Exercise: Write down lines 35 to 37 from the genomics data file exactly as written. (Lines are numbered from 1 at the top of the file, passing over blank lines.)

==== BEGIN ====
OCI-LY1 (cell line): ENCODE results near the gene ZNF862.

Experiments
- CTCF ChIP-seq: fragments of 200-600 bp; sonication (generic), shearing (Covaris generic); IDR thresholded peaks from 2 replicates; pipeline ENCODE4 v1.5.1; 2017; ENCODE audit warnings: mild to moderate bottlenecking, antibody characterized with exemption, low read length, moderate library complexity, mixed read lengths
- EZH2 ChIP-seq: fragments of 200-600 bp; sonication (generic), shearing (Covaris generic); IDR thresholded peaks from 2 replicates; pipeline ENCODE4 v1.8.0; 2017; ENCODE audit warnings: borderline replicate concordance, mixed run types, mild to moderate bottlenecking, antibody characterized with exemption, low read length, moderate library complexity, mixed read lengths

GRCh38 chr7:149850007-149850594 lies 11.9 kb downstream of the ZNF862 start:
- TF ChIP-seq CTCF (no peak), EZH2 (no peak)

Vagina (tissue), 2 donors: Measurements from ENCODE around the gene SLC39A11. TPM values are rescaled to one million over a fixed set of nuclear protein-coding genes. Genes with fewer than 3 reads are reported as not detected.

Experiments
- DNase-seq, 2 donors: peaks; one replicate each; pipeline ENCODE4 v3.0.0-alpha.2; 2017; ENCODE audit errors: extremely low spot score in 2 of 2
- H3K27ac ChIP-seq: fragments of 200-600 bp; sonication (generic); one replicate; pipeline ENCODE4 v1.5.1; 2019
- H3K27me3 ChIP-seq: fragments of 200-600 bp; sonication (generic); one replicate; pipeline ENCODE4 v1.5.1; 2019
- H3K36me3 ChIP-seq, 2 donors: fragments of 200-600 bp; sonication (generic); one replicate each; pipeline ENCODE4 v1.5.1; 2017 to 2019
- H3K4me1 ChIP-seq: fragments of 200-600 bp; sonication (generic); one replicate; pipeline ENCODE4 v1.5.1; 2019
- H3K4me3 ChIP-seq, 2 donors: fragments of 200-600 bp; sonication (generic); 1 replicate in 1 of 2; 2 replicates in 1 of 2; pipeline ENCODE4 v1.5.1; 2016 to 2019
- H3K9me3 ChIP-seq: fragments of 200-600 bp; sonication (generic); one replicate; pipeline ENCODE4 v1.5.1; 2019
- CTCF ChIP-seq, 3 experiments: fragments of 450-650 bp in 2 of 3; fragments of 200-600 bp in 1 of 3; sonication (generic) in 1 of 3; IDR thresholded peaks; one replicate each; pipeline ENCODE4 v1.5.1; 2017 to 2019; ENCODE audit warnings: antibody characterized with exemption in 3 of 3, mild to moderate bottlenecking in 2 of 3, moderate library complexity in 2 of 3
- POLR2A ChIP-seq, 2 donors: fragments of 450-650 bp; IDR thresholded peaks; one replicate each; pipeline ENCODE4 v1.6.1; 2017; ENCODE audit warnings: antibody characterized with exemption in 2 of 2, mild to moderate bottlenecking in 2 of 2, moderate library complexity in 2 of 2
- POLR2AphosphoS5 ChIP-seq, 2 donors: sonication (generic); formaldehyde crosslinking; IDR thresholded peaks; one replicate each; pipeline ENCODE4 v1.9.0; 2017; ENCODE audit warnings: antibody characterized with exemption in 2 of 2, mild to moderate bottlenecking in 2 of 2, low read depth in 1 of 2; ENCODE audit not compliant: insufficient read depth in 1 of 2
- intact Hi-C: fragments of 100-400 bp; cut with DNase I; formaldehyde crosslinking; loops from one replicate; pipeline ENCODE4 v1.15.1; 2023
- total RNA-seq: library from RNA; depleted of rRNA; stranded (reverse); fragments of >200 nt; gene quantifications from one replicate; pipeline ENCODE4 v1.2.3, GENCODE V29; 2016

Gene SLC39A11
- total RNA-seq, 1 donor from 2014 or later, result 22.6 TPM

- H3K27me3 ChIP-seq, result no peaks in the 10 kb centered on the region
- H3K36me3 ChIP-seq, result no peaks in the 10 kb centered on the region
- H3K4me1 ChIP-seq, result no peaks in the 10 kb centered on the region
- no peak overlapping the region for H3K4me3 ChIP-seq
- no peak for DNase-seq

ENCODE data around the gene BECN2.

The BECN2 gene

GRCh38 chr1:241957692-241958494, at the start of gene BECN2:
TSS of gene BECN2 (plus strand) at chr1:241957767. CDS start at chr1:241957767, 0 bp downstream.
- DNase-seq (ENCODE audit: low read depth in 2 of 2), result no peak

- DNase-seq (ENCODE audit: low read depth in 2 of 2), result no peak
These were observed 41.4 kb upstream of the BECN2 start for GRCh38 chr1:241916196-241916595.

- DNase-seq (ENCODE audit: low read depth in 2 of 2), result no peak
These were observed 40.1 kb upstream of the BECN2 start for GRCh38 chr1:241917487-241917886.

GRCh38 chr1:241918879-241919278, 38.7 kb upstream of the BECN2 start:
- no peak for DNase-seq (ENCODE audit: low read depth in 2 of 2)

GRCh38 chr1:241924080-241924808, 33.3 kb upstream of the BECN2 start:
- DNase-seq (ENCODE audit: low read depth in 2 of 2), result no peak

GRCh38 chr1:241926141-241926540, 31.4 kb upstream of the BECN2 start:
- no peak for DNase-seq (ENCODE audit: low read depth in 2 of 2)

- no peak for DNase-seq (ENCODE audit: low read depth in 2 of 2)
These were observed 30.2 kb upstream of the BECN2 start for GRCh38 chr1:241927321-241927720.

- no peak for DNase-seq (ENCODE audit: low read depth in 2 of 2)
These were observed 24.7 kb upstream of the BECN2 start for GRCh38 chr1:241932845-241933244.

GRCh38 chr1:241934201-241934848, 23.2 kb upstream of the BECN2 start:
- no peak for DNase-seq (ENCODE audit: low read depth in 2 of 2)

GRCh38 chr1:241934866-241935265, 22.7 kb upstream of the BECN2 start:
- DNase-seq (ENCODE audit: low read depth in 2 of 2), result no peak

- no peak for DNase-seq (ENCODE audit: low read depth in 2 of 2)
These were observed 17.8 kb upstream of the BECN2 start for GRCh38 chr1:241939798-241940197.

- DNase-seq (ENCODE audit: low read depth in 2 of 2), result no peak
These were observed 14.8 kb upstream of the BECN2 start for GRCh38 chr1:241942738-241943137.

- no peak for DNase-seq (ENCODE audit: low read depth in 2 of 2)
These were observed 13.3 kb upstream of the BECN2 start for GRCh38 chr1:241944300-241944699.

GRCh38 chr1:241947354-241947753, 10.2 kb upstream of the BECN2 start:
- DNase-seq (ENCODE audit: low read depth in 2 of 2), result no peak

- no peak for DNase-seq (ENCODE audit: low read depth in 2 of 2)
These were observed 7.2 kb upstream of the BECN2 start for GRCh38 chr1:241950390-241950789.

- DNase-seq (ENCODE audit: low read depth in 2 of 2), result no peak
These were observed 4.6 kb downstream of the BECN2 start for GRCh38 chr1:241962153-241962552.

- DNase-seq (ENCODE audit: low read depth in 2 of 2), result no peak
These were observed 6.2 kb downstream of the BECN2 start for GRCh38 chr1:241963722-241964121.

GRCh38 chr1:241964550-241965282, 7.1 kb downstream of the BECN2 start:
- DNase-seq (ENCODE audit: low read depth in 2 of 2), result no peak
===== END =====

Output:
- DNase-seq (ENCODE audit: low read depth in 2 of 2), result no peak
These were observed 40.1 kb upstream of the BECN2 start for GRCh38 chr1:241917487-241917886.

GRCh38 chr1:241918879-241919278, 38.7 kb upstream of the BECN2 start: